So far, of the $31 million that WFP has appealed for, it has received only $18 million. Despite its shortfall, WFP has been able to get food to some 400,000 people.

And today, thank God, being Friday, we have the Week Ahead for you. That’s it for me. Any questions?

**Questions and Answers

Question: There’s a letter out on the racks today from the Arab Group complaining about de Soto’s briefing to the Security Council. I just wanted to see what the Secretary-General’s reaction was.

Spokesman: We’ve taken note of the letter.

Question: Do you have anything on Cyprus? The reason I’m asking you is because President Papadopoulos said yesterday, and I quote, “The UN Secretary-General will make some moves in the not-too-distant future with regard to the talks.”

Spokesman: There’s been no change in the Secretary-General’s position. We had highlighted that position to you following his meeting with Mr. Papadopoulos when he was here during the World Summit. The Secretary-General said that for the next round of good offices to resume, that timing must be appropriate and it must be well prepared. And the Secretary-General assured that his good offices remained available, that he would stay in touch with both parties. But again, that is a reiteration of something we had told you in mid-September, so there’s been no change.

Question: Sorry for coming in late. In June you’d announced that the Secretary-General had appointed Jerome Ackerman to follow up with a new investigation into Dileep Nair and that it would take 30-45 days to complete. Did we ever get the results of that investigation?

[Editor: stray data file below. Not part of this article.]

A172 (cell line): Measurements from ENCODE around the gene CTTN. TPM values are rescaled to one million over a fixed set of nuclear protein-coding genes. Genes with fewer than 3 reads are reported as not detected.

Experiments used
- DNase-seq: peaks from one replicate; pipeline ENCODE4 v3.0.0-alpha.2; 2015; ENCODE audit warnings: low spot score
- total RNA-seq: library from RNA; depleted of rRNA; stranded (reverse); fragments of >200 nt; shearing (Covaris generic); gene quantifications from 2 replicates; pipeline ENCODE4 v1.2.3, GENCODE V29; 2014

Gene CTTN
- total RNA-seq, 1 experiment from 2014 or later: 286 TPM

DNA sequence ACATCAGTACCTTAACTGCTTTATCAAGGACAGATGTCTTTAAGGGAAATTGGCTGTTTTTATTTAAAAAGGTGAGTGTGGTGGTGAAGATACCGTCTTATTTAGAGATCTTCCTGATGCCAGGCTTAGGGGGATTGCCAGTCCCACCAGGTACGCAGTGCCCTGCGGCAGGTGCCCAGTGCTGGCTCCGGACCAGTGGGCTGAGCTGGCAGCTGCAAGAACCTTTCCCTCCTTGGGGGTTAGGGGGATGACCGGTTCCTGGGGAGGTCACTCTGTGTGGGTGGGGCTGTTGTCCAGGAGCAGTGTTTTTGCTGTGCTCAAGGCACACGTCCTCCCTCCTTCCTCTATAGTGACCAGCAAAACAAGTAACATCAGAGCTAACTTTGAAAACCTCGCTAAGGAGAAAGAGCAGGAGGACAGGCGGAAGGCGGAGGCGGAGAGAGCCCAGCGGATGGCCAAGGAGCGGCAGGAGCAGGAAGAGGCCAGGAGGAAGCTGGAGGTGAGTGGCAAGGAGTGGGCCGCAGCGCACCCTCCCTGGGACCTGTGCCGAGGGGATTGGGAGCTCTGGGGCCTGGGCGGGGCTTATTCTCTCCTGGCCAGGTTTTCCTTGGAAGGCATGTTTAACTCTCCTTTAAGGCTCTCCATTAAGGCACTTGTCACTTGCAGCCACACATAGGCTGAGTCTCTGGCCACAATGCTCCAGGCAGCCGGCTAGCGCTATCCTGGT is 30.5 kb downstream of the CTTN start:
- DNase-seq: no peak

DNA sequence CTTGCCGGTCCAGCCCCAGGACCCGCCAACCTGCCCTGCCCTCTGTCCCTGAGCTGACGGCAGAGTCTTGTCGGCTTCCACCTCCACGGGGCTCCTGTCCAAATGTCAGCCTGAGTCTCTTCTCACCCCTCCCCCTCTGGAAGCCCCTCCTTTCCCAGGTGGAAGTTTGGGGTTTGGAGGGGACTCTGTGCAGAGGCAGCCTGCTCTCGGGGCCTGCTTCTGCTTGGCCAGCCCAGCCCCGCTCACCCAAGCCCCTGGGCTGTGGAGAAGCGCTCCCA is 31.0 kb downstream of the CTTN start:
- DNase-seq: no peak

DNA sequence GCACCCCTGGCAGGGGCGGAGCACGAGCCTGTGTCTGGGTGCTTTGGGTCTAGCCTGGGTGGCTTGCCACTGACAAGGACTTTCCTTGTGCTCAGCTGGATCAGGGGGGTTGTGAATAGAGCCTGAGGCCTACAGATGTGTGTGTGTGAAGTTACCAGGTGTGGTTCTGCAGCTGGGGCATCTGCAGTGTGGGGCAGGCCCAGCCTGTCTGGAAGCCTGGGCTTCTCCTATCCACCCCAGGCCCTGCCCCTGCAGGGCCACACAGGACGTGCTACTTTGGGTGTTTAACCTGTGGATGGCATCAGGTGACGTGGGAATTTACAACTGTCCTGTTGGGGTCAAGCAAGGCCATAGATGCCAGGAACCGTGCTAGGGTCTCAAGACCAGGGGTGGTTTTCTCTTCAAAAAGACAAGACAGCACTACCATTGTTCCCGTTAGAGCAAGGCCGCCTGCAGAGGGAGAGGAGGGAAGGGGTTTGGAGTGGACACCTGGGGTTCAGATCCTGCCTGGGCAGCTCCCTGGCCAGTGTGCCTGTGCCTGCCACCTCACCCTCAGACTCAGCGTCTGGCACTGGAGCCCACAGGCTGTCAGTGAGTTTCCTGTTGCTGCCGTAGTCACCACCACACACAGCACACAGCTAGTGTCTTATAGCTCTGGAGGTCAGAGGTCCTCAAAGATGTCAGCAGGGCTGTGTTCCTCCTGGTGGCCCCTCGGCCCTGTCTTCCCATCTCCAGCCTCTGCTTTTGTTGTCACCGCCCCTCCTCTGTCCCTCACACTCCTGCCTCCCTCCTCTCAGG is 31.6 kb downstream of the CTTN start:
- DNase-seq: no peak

Spokesman: Not that I’m aware of, but I’ll be happy to check.

Question: Because it’s now been, I think, more than 100 days.

Spokesman: I don’t think you need to check your watch, but it has been more than 45 days.

Thank you very much. Pragati?

Briefing by Spokesperson for General Assembly President

This morning, the President of the General Assembly opened the informal consultations on the Peacebuilding Commission, following up on the World Summit outcome. Yesterday, he sent a letter to all Permanent Representatives outlining the issues that needed to be resolved, including: how the Commission would be established and how it would relate to other UN bodies, such as the Security Council, ECOSOC and the General Assembly; how the agenda would be set; and what should be the number and size of the categories from which members of the Organizational Committee are drawn. This letter is posted on the President’s website and we also have copies upstairs. The President is being assisted by his two co-chairs on this issue, the Ambassadors of Denmark and Tanzania.

A parallel letter will be going out to Permanent Representatives today or Monday outlining the key issues for the Human Rights Council, in preparation for Tuesday’s consultations.

All the Main Committees are continuing their work today, in formal or informal meetings.

On Monday morning, the Assembly will hold elections for five non-permanent members of the Security Council. Congo, Ghana and Qatar have been endorsed for the three seats to be filled by African and Asian States, Slovakia has been endorsed for the one seat to be filled by Eastern European States, and both Nicaragua and Peru are candidates for the one seat to be filled by Latin American and Caribbean States. We have a document available upstairs that shows the candidates and their terms. Any questions?

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For information media • not an official record